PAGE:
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Sexism in The Taming of the Shrew by William Shakespeare

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Sexism in The Taming of the Shrew by William Shakespeare

The Taming Of The Shrew by William Shakespeare is an introduction in the everpresent battle of women to be loving and caring wives, while at the same time holding on to our independence. Its plot is derived from the popular 'war of the sexes' theme in which males and females are pitted against one another for dominance in marriage. The play begins with an induction in which a drunkard, Christopher Sly, is fooled into believing he is a king and has a play performed for him. The play he watches is what constitutes the main body of The Taming OfThe Shrew.

In it, a wealthy land owner, Baptista Minola, attempts to have his two daughters married. One is very shrewish, Katherine, while the other is the beautiful and gentle Bianca. In order to ensure Katherine is married, Baptista does not allow Bianca to be wed until Katherine is , forcing the many suitors to Bianca to find a mate for Katherine in order for them to vie for Bianca's love. This play has been critisised and condemned for its blatant sexist attitude it has toward women but upon closer examination of it and the intricacies of its structure it is revealed that it is not merely a story of how men should 'put women in their place'. The play is, in fact, a comedy about an assertive woman coping with how she is expected to act in the society of the late sixteenth century and of how one must obey the unwritten rules of a society to be accepted in it. Although the play ends with her outwardly conforming to the norms of society, this is in action only, not in mind. Although she assumes the role of the obedient wife, inwardly she still retains her assertiveness.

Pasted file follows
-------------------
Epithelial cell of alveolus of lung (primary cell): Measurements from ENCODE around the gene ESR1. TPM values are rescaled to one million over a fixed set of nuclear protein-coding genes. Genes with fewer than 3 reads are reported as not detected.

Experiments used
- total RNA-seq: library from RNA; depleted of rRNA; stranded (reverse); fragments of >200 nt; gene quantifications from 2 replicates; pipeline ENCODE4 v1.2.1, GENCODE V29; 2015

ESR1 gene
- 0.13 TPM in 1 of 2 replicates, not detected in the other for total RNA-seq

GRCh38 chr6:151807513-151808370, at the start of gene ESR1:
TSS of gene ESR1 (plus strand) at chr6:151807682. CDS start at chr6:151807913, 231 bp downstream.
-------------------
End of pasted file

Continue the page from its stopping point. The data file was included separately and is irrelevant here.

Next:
It is curious to note the role of women in Shakespearean li...

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...Katherine is being of a woman finally acting the way in which she is supposed to act, it is difficult to believe that a character as vibrant and strong-willed as Katherine is changed so easily. It would seem more logical that Katherine would simply be acting the part of 'the obedient wife' in order to be accepted in the society in which she lives. Katherine can 'play a part' very well and can even enjoy doing it. This is shown on the road to Padua from Petruchio's house when Kate is forced to address Vincentio as a woman and says, "Young budding virgin, fair and fresh and sweet" (Act IV, scene v, l. 37).

. The obvious sexist attitude of the play does not hinder it because of the reasons stated above. You must also take into account the attitudes of sixteenth century England and the fact that the play is a comedy and I don't think it's meant to be taken seriously.
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